In 1977 the late Rep. Henry Hyde, R-Ill., explained his vision for the amendment that bears his name.
"I certainly would like to prevent, if I could legally, anybody having an abortion, a rich woman, a middle-class woman, or a poor woman. Unfortunately, the only vehicle available is the…Medicaid bill," he said.
The Hyde amendment suffered multiple blows as lawsuits brought in individual states successfully allowed states to extend abortion coverage through their Medicaid programs.
In light of that, Rep. Jerrold Nadler, D-N.Y., a member of the House Pro-Choice Caucus, recently expressed a widespread view--before the passage of Stupak-Pitts--that Hyde was "ancient history." He also told Women's eNews that opposing sides in Congress had been at a "stalemate" over Hyde for years.
With 23 states using their own funding for abortion in their Medicaid programs, the House Pro-Choice Caucus and other pro-choice groups paid little attention to Hyde as a potential element in health reform politics.
Days before the House vote, however, the U.S. Conference of Catholic Bishops caught pro-choice advocates off guard by rejecting the Capps amendment as insufficiently stringent and citing Hyde as a reason to restrict abortion coverage in health insurance reform. Stupak carried that argument into Congress.
In presenting his amendment on the House floor, Stupak invoked Hyde five times in what opponents say was a deliberate effort to misrepresent his amendment as the status quo on the use of federal funds for abortion.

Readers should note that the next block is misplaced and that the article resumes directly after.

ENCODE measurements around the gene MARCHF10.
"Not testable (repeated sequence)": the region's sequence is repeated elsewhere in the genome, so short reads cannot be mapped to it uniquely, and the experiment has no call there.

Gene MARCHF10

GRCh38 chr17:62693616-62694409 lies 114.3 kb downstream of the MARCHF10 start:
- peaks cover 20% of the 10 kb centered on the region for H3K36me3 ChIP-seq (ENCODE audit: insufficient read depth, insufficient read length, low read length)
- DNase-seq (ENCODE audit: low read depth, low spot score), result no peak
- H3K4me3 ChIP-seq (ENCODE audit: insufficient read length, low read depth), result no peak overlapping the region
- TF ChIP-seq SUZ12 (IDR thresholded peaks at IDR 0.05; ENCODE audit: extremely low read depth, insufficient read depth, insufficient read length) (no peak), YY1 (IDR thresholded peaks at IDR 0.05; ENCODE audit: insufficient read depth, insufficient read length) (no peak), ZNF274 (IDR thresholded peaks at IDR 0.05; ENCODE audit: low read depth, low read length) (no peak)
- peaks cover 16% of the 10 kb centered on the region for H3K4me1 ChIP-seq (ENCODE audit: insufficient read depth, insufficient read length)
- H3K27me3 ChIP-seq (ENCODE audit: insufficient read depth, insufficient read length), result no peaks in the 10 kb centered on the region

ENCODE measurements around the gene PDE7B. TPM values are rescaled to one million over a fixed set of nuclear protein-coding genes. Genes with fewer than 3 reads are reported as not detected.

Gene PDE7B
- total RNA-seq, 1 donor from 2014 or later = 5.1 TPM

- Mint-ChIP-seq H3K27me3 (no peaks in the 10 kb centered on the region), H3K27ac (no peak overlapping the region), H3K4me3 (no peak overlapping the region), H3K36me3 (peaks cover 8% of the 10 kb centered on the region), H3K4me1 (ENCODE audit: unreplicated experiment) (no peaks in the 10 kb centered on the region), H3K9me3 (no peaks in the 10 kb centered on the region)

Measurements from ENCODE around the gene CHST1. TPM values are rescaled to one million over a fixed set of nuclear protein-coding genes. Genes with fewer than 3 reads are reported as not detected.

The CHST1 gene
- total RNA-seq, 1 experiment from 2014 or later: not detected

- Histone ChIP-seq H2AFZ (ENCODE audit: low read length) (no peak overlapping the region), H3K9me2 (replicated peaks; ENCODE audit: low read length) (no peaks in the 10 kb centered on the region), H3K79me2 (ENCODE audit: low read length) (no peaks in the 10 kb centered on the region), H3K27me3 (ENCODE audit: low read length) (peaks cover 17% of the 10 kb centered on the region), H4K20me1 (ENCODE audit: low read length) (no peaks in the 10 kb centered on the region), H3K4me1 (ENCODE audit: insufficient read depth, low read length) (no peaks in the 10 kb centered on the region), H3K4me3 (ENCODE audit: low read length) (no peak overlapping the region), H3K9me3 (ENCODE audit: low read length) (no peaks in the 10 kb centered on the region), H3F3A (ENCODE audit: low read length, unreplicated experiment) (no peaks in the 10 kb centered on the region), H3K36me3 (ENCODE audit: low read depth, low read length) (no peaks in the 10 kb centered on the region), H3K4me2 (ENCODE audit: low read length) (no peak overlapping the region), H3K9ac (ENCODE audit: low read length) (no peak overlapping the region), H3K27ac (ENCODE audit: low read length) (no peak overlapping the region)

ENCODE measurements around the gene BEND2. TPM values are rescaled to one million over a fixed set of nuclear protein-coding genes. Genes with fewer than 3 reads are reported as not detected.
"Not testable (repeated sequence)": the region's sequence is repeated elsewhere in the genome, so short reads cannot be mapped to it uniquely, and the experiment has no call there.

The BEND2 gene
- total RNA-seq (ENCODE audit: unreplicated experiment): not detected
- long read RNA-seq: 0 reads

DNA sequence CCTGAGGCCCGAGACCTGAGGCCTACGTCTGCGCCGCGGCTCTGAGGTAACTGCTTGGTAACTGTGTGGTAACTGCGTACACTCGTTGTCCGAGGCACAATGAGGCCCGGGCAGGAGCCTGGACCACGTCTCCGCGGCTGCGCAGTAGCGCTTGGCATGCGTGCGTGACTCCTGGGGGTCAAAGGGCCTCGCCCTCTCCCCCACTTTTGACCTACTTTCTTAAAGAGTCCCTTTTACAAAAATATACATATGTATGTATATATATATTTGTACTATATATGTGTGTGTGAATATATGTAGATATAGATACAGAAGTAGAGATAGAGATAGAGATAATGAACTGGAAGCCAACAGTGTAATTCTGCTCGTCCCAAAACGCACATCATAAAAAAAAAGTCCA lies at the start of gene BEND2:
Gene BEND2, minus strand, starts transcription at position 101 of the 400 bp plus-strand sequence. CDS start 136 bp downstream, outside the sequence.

In hindsight, Laura MacCleery, director of government relations at the New York-based Center for Reproductive Rights, said Hyde was underestimated.
"I think the intention was that we would fight the fight on Hyde another day," she said. "It's obvious now what an advantage it gives anti-choice groups to have the Hyde restrictions in the background."
During the House debate anti-choice advocates, she said, managed to generalize Hyde's restrictions to cover all federal funding for abortion.
The amendment passed, with the help of 64 Democrats, by a vote of 240 to 194.
That leaves pro-choice advocates facing the need to settle an old political score, going back more than two decades.
"We've got to get the codification of Hyde out of our health care because abortion is health care," said NOW's O'Neill.
On Nov. 21, about 100 pro-choice advocates gathered outside the county courthouse in West Chester, Penn., waving signs saying "Keep Abortion Legal" and "Stop the War on Choice."
NOW sponsored the weekend rally to mobilize against the amendment and to support Lois Herr, who's challenging Pitts, Stupak's co-sponsor, in the 2010 elections.
Lisa Wickenheiser, a 34-year-old accounting representative from Ephrata, Penn., said she worries that Stupak-Pitts would jeopardize the reproductive rights of millions of women.
"It's going to stop coverage for middle class and working women," she said. "If we don't stop it now we're going to regret it later."
Julia Marsh is a D.C.-based correspondent covering domestic and foreign affairs for a Japanese newspaper.